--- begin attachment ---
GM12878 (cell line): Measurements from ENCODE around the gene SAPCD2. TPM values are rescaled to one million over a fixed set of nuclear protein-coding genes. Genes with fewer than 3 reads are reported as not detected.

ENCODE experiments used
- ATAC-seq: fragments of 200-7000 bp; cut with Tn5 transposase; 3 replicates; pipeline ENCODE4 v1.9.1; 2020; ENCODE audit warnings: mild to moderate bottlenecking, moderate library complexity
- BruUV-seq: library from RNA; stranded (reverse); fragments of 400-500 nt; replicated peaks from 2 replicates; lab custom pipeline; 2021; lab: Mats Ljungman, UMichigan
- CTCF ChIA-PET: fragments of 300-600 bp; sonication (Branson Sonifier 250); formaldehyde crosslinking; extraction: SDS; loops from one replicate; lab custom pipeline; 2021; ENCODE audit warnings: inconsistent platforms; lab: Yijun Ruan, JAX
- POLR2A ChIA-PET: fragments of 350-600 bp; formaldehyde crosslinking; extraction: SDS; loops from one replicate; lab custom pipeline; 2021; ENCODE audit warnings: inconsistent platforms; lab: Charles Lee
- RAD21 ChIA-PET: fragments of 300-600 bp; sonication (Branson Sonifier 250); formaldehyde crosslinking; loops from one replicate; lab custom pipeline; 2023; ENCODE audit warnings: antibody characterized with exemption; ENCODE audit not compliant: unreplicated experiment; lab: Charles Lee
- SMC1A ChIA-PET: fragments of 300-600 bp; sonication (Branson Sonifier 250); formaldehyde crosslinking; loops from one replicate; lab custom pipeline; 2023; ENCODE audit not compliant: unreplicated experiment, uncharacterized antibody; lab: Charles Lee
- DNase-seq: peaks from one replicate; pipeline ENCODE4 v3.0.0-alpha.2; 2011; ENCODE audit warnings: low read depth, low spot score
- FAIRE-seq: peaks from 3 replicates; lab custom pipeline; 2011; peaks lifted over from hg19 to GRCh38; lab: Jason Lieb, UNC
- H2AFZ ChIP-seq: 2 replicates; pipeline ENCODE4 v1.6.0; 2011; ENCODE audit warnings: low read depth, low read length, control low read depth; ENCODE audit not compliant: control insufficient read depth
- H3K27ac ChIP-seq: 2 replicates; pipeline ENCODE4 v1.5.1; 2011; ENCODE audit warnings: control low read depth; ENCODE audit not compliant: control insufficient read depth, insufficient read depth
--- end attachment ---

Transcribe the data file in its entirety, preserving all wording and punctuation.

GM12878 (cell line): Measurements from ENCODE around the gene SAPCD2. TPM values are rescaled to one million over a fixed set of nuclear protein-coding genes. Genes with fewer than 3 reads are reported as not detected.

ENCODE experiments used
- ATAC-seq: fragments of 200-7000 bp; cut with Tn5 transposase; 3 replicates; pipeline ENCODE4 v1.9.1; 2020; ENCODE audit warnings: mild to moderate bottlenecking, moderate library complexity
- BruUV-seq: library from RNA; stranded (reverse); fragments of 400-500 nt; replicated peaks from 2 replicates; lab custom pipeline; 2021; lab: Mats Ljungman, UMichigan
- CTCF ChIA-PET: fragments of 300-600 bp; sonication (Branson Sonifier 250); formaldehyde crosslinking; extraction: SDS; loops from one replicate; lab custom pipeline; 2021; ENCODE audit warnings: inconsistent platforms; lab: Yijun Ruan, JAX
- POLR2A ChIA-PET: fragments of 350-600 bp; formaldehyde crosslinking; extraction: SDS; loops from one replicate; lab custom pipeline; 2021; ENCODE audit warnings: inconsistent platforms; lab: Charles Lee
- RAD21 ChIA-PET: fragments of 300-600 bp; sonication (Branson Sonifier 250); formaldehyde crosslinking; loops from one replicate; lab custom pipeline; 2023; ENCODE audit warnings: antibody characterized with exemption; ENCODE audit not compliant: unreplicated experiment; lab: Charles Lee
- SMC1A ChIA-PET: fragments of 300-600 bp; sonication (Branson Sonifier 250); formaldehyde crosslinking; loops from one replicate; lab custom pipeline; 2023; ENCODE audit not compliant: unreplicated experiment, uncharacterized antibody; lab: Charles Lee
- DNase-seq: peaks from one replicate; pipeline ENCODE4 v3.0.0-alpha.2; 2011; ENCODE audit warnings: low read depth, low spot score
- FAIRE-seq: peaks from 3 replicates; lab custom pipeline; 2011; peaks lifted over from hg19 to GRCh38; lab: Jason Lieb, UNC
- H2AFZ ChIP-seq: 2 replicates; pipeline ENCODE4 v1.6.0; 2011; ENCODE audit warnings: low read depth, low read length, control low read depth; ENCODE audit not compliant: control insufficient read depth
- H3K27ac ChIP-seq: 2 replicates; pipeline ENCODE4 v1.5.1; 2011; ENCODE audit warnings: control low read depth; ENCODE audit not compliant: control insufficient read depth, insufficient read depth